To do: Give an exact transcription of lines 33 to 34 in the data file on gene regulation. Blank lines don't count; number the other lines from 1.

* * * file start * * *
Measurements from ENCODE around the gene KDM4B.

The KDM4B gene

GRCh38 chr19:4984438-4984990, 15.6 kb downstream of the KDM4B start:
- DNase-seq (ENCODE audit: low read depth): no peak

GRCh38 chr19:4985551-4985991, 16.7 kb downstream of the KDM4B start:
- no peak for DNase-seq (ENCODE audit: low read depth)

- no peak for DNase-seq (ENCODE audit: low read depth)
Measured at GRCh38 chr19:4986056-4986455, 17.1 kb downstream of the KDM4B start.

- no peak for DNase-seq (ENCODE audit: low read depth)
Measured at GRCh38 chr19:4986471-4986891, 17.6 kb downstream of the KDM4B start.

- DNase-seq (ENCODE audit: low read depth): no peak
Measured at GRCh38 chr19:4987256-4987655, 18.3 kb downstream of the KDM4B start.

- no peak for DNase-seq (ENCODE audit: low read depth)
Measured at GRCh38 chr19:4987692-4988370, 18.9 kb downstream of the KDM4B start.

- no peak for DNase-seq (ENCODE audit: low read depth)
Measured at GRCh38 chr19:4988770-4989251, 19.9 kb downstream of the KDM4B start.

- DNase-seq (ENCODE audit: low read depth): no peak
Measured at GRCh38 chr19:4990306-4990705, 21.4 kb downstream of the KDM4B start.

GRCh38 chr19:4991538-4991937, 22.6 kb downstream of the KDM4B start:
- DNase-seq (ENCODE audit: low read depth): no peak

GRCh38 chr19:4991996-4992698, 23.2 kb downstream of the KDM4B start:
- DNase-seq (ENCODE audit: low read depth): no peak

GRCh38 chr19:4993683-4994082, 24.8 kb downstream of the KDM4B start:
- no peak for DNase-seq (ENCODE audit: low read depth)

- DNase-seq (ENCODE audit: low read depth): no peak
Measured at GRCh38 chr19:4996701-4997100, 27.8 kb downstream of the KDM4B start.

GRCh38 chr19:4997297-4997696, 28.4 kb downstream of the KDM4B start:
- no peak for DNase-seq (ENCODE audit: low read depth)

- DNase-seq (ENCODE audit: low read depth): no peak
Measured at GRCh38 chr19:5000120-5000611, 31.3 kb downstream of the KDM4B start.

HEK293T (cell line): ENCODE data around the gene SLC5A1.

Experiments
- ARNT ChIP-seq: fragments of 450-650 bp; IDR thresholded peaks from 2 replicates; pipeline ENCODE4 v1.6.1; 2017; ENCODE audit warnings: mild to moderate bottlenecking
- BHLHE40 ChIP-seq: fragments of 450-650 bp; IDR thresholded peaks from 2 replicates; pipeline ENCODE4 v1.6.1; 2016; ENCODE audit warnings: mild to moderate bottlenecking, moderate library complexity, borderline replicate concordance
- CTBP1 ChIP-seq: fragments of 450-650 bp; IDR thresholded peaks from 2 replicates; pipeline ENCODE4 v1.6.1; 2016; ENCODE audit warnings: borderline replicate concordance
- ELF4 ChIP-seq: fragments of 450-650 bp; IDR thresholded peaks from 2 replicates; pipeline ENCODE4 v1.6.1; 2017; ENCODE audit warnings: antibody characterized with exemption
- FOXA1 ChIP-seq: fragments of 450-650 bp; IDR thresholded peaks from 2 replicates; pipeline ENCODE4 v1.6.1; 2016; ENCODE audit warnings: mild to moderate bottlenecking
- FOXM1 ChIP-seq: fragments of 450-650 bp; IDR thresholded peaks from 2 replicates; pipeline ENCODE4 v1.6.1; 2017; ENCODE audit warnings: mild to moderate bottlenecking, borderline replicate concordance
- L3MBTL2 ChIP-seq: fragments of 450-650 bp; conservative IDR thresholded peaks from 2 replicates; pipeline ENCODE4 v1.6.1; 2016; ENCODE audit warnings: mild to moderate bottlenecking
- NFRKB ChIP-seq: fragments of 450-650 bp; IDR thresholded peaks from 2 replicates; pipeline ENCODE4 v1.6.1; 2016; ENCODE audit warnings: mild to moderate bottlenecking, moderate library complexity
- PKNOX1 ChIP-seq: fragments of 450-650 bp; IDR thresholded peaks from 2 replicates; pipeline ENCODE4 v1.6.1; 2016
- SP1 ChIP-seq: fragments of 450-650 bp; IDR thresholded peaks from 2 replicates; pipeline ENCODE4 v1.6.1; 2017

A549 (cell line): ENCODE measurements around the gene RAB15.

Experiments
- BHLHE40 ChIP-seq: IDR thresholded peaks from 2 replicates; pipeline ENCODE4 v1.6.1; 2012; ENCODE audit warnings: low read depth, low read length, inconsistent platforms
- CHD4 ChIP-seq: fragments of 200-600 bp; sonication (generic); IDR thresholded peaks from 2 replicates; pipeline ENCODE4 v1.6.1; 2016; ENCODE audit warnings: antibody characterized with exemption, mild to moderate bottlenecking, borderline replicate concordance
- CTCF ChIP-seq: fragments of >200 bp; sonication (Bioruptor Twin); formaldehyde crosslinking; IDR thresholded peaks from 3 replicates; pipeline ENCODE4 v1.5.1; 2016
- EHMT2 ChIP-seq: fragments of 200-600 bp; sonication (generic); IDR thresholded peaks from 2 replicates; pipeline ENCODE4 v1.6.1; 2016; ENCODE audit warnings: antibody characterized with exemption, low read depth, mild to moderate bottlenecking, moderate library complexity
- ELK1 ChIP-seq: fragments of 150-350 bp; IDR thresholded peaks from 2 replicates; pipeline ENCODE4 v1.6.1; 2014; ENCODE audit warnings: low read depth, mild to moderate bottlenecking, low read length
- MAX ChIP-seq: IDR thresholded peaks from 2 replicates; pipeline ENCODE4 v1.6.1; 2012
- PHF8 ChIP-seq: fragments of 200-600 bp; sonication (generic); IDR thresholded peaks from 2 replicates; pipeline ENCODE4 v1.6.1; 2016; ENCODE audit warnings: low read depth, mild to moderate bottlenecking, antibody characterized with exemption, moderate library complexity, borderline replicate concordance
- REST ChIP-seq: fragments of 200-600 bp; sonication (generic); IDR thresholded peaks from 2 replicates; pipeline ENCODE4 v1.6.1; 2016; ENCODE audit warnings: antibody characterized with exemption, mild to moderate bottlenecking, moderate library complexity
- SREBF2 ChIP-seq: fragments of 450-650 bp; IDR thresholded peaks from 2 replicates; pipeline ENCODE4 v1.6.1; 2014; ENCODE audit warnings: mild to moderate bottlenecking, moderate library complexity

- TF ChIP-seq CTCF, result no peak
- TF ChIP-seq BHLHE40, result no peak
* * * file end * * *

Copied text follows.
- ARNT ChIP-seq: fragments of 450-650 bp; IDR thresholded peaks from 2 replicates; pipeline ENCODE4 v1.6.1; 2017; ENCODE audit warnings: mild to moderate bottlenecking
- BHLHE40 ChIP-seq: fragments of 450-650 bp; IDR thresholded peaks from 2 replicates; pipeline ENCODE4 v1.6.1; 2016; ENCODE audit warnings: mild to moderate bottlenecking, moderate library complexity, borderline replicate concordance